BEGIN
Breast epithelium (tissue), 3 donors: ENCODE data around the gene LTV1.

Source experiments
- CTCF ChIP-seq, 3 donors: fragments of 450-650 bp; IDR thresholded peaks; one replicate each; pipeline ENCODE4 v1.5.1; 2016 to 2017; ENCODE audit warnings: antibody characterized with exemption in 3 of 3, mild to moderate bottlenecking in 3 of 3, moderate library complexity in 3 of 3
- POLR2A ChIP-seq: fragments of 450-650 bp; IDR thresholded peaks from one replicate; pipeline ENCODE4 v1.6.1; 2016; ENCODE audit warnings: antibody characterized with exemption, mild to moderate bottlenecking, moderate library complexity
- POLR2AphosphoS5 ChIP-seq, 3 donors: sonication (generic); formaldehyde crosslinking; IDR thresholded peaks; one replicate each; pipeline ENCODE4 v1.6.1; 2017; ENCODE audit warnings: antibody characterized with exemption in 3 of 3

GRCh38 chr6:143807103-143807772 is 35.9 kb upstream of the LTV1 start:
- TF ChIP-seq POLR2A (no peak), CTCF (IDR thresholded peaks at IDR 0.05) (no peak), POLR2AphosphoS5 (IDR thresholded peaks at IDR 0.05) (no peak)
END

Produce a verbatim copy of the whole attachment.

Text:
Breast epithelium (tissue), 3 donors: ENCODE data around the gene LTV1.

Source experiments
- CTCF ChIP-seq, 3 donors: fragments of 450-650 bp; IDR thresholded peaks; one replicate each; pipeline ENCODE4 v1.5.1; 2016 to 2017; ENCODE audit warnings: antibody characterized with exemption in 3 of 3, mild to moderate bottlenecking in 3 of 3, moderate library complexity in 3 of 3
- POLR2A ChIP-seq: fragments of 450-650 bp; IDR thresholded peaks from one replicate; pipeline ENCODE4 v1.6.1; 2016; ENCODE audit warnings: antibody characterized with exemption, mild to moderate bottlenecking, moderate library complexity
- POLR2AphosphoS5 ChIP-seq, 3 donors: sonication (generic); formaldehyde crosslinking; IDR thresholded peaks; one replicate each; pipeline ENCODE4 v1.6.1; 2017; ENCODE audit warnings: antibody characterized with exemption in 3 of 3

GRCh38 chr6:143807103-143807772 is 35.9 kb upstream of the LTV1 start:
- TF ChIP-seq POLR2A (no peak), CTCF (IDR thresholded peaks at IDR 0.05) (no peak), POLR2AphosphoS5 (IDR thresholded peaks at IDR 0.05) (no peak)